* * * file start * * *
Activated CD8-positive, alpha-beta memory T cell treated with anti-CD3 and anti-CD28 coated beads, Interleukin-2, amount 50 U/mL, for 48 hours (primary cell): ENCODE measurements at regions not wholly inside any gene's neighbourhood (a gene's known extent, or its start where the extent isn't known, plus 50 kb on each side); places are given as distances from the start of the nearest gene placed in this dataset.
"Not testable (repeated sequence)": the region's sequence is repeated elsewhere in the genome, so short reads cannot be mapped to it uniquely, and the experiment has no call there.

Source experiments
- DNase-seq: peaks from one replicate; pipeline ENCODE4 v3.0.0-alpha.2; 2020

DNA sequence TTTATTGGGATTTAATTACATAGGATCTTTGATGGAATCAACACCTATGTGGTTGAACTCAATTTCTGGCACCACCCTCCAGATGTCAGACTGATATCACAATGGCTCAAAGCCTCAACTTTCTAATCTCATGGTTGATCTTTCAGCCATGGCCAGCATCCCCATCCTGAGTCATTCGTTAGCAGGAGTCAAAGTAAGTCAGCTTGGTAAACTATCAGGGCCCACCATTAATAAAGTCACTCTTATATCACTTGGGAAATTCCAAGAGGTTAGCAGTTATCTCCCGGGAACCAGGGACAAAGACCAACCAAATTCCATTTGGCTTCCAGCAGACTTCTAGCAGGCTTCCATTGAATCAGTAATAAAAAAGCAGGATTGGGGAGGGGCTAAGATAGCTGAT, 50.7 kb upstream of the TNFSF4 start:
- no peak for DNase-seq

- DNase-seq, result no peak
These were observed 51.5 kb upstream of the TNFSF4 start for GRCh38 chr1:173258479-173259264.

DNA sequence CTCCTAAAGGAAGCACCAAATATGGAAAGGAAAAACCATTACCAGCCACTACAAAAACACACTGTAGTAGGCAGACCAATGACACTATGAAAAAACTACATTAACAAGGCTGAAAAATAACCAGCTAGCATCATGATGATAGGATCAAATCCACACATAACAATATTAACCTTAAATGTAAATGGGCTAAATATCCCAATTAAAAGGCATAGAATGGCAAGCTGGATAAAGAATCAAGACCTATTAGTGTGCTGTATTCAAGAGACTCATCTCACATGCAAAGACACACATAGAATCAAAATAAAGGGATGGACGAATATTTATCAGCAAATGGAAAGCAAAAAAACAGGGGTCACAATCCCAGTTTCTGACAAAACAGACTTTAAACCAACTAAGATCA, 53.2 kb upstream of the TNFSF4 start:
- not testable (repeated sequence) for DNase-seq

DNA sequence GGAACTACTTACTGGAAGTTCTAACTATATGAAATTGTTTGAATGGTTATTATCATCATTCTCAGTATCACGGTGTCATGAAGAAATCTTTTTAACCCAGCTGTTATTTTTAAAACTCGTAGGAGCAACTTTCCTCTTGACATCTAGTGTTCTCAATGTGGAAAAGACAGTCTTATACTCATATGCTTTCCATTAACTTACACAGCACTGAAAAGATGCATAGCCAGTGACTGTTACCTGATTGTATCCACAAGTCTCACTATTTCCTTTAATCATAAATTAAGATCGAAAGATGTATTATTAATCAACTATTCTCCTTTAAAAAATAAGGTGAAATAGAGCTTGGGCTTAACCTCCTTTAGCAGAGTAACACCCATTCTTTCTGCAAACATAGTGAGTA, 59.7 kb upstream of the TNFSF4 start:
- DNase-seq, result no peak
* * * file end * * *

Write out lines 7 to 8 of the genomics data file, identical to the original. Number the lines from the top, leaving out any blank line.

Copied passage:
- DNase-seq, result no peak
These were observed 51.5 kb upstream of the TNFSF4 start for GRCh38 chr1:173258479-173259264.